Housing First Minnesota Comments on Minneapolis Housing Policies


In an effort to address growing housing affordability issues, Minneapolis, Minn. recently enacted two major policies.

Inclusionary Zoning

This policy requires that 10 percent of units be affordable at 60 percent of area median income, or 20 percent of the units be affordable at 50 percent of area median income (AMI) if the development receives a city subsidy.

In order to lower the costs of housing for those at or under these AMI requirements, renters and homebuyers in other units in the same development would face higher housing costs, as these buyers and renters pay for the subsidized portion of the “affordable” units on top of their own housing costs.

David Siegel, executive director of Housing First Minnesota, said in a letter to the city of Minneapolis that while the city and Housing First Minnesota share the goal of increasing housing affordability, this proposal will have the opposite effect.

“The proposed inclusionary zoning requirement will negatively impact the housing industry and those who seek homeownership opportunities in Minneapolis and beyond,” said Siegel.

Siegel added that the proposal is unlikely to achieve these goals for several reasons:

• The inclusionary zoning concepts embedded in the proposal pass higher costs on to households who buy market rate homes, forcing them to pay higher prices.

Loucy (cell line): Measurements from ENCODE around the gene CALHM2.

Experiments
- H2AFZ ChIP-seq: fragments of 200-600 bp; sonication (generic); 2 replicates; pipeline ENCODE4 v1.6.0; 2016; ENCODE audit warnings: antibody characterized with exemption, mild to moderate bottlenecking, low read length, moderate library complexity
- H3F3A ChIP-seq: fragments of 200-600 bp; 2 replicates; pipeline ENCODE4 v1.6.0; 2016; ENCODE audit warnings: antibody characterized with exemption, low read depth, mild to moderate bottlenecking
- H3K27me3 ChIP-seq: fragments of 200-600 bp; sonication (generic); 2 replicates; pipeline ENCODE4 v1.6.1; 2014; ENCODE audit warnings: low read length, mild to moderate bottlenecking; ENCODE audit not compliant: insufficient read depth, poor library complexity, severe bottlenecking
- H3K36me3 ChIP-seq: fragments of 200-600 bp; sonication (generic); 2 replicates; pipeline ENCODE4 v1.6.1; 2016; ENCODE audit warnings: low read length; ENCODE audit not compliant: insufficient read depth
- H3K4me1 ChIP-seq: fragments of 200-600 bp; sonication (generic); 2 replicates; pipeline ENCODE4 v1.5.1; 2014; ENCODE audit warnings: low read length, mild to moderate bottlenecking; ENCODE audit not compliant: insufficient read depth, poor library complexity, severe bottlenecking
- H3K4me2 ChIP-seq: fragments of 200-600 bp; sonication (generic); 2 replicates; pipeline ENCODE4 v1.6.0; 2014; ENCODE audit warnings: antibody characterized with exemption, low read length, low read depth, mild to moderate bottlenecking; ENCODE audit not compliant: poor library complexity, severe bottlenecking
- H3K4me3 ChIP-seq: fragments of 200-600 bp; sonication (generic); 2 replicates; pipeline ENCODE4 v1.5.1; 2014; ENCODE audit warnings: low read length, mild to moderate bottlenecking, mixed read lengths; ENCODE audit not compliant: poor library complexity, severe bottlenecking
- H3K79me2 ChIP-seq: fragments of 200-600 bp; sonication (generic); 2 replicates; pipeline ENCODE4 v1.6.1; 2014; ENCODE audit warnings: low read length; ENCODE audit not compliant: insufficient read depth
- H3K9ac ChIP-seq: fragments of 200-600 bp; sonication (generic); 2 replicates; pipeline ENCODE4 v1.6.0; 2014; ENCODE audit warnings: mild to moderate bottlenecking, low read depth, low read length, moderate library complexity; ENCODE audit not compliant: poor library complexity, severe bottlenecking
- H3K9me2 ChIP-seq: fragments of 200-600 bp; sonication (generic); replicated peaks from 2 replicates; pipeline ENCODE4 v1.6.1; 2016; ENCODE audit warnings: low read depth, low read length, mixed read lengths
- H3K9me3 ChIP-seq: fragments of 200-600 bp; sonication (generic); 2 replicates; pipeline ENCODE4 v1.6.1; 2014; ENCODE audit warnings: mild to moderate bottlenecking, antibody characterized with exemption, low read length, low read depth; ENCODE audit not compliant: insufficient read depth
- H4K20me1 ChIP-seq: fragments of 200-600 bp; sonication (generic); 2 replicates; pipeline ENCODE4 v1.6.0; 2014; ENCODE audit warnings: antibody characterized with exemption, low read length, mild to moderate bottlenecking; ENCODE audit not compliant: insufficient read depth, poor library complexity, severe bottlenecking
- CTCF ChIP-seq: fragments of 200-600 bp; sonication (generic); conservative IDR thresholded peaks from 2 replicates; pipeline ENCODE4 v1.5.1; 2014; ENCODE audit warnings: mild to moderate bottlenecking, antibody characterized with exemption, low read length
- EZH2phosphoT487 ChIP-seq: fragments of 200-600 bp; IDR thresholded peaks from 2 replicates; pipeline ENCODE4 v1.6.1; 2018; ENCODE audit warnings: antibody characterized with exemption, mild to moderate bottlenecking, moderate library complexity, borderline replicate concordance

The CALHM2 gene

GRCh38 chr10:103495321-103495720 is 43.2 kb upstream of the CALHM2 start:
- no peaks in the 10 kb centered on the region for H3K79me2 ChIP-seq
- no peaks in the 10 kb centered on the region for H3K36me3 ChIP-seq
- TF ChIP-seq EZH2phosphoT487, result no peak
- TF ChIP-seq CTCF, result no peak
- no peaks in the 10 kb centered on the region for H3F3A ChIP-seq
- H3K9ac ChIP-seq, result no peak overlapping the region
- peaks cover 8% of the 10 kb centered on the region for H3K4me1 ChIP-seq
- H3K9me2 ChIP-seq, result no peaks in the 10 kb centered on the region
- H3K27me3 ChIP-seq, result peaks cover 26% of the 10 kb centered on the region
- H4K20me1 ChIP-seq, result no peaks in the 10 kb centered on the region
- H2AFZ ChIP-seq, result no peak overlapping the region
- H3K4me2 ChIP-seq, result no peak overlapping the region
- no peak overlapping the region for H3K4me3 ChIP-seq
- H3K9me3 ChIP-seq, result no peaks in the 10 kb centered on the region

• The proposal acts as a tax on market rate homes at a time when broad affordability measures are needed for all Minnesotans across the housing ecosystem.

• The proposal will have a chilling impact on the willingness of developers to engage in projects within the city of Minneapolis, shifting development elsewhere.

In place of the proposal, Housing First Minnesota suggested the city examine ways to truly reduce the cost of housing in Minneapolis, including substantial zoning flexibility, regulatory reform, and innovative financing.

The End of Single-Family Zoning

Additionally, Minneapolis approved a new plan that allows greater density throughout the entire city. Under this proposal, which still needs to be approved by the Metropolitan Council, triplexes would be allowed in areas that had been limited to single-family homes.

Additionally, the plan reduces parking mandates and endorses raising building height limits for apartment buildings near transit.

“We applaud Minneapolis for its efforts to allow the housing market to provide a greater variety of options to consumers,” said Siegel. “This does help alleviate Minnesota’s affordability crisis. More options create more opportunities and help the entire housing ecosystem.”